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James Nelson presents Afro-Lution exhibit at Nych Gallery in Chicago


Photo source: rolling out

Nestled comfortably between pop art and art nouveau is “Afro-Lution,” an emerging, evocative art movement that’s sure to put the art world on notice.

Incorporating bold colors with eye-catching geometrics and African American subjects oozing royalty and power, visual artist James Nelson’s new installation at Nych Gallery in Chicago is an innovative, conversation-igniting exhibit. Through carefully curated pieces, he reminds us of our rich heritage, while simultaneously urging us to get back to our regal roots.

Rolling out had a few minutes to delve into the brain of James Nelson to capture the interpretations and intricacies of Afro-Lution.

Where did you pull inspiration for Afro-Lution?
My inspiration comes from the Afro-Punk movement. I see it as a subculture that’s on the rise. I see the evolution of African people. Pop art was a big influence, too.


Photo source: rolling out

I was gazing at Fanta and she oozed sassiness. She had her hand on her hip and I noticed that most of her face was gray, but there was one triangular portion highlighted. What’s the meaning behind that?
I’ve been doing a lot of upside down pyramids. You can see the eye highlighted in the triangle. What I’m doing is focusing on receiving information from the universe and that comes from the third eye. You’ll see a lot of this in my pictures. I talk about the third eye and about reaching a high level of consciousness. Many of us are thinking with that reptilian brain and we need to expand the way we think; a paradigm shift. It’ll make things a lot different for us as a people.

Speaking of eyes, I noticed two paintings where the subject’s eyes were glazed over with no pupils.
I love that because a lot of people perceive that differently. Some may think it’s someone that has a demonic presence or without a soul, but with me, it’s the total opposite. I’m really inspired by comic books. In comics, glazed eyes represent a super powered being or a formidable force or opponent.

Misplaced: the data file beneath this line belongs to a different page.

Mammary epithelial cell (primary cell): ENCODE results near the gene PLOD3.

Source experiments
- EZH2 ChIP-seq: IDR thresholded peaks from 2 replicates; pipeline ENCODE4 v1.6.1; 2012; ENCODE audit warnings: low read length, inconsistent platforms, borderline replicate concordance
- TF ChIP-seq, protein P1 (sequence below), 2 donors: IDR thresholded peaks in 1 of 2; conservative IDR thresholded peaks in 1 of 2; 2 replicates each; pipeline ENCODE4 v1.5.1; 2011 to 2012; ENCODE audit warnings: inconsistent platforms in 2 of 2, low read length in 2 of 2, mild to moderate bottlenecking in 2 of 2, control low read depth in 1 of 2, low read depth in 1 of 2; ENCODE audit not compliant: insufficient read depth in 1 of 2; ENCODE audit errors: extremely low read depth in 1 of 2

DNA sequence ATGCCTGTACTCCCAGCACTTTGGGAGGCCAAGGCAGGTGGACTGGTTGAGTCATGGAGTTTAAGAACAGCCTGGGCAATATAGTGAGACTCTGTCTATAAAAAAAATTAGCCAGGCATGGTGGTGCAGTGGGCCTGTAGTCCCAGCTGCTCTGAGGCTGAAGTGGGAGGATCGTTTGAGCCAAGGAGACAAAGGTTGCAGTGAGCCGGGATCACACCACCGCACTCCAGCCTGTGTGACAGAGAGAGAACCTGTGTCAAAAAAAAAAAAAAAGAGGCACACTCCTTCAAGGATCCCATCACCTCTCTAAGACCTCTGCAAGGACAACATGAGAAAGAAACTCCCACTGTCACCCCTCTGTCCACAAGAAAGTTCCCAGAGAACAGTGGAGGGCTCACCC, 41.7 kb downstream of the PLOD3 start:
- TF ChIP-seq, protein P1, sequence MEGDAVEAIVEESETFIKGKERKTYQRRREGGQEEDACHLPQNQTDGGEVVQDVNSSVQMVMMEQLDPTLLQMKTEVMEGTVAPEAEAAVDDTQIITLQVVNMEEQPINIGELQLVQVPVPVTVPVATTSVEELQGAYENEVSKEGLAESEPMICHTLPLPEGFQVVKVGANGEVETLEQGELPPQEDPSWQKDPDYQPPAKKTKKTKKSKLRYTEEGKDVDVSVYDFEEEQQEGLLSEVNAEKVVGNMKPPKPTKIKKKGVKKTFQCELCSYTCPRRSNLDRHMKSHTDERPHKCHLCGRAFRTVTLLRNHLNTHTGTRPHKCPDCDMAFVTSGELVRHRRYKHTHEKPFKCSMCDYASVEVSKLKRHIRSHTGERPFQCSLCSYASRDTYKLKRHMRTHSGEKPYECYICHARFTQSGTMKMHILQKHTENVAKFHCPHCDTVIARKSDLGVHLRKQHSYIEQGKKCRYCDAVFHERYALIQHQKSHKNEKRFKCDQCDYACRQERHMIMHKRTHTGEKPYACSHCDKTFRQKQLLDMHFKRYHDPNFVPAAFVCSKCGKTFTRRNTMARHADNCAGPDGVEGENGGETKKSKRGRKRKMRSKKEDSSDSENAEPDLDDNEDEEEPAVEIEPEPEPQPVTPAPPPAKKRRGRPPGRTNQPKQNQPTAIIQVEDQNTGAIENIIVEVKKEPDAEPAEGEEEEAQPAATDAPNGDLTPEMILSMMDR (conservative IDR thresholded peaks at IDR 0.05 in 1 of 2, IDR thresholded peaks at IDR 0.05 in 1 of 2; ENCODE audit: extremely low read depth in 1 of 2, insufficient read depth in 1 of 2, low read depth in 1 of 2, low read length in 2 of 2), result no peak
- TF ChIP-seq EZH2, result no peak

I see Erykah Badu is one of the muses in your paintings. For the others, are they models or figments of your imagination?
Some are models, locals, peers, and some did come out of my imagination.

You use a lot of canvas as your base. Is there a specific reason you choose that over other materials?
It’s just something I’m used to using. I’ve recently started getting into a lot of woodworking, as you can see on one of my pieces, but I prefer canvas. Sometimes working with wood can be a bit bothersome; the wood absorbs into the paint so you have to do a lot of preparation.

We absolutely have to discuss the headpiece on Isis because it’s nothing short of amazing. Please explain the intricate headpiece.
That piece is like a helmet but also a symbol of the Egyptian Sun God Horus. You can also see the third eye that relates to the pineal gland. When the pineal gland is activated you begin to reach a certain level of consciousness. We [humanity] kind of lost sight of that and need to reconnect.

As people are walking around gazing at the fruits of your labor, what do want them to take away from your pieces when they leave?
Afro-Lution. I want them to remember we are a strong people that have been oppressed, but capable of every and anything. We have the power to develop a system that will allow us to rise. We don’t have to be stuck in this oppressed state. Afro-Lution is where evolution and revolution stem from. It’s what it’s really all about.

Walking around this exhibit, the one thing that stood out the most to me was royalty. How important is it to showcase African Americans in this state, especially in the current climate?
It’s so important. I did a show titled “BLVCK X GOLD” and I talked about the importance of knowing our value as a Black culture, especially in Chicago. I don’t think people remember or understand how royal and precious we are. Many are selling their souls and killing their own just for a dollar. It’s happening every day and it’s sad. I just want them to understand that you don’t have to kill yourself over a dollar because a dollar can be made just an easy if you get out here and hustle. You don’t need to kill your own brothers and sisters.

Afro-Lution will be showing at Nych Gallery, 643 W 18th St, Chicago, IL 60616, until June 4.  Please get out and support a great exhibit. In the meantime, check out a few more pictures below: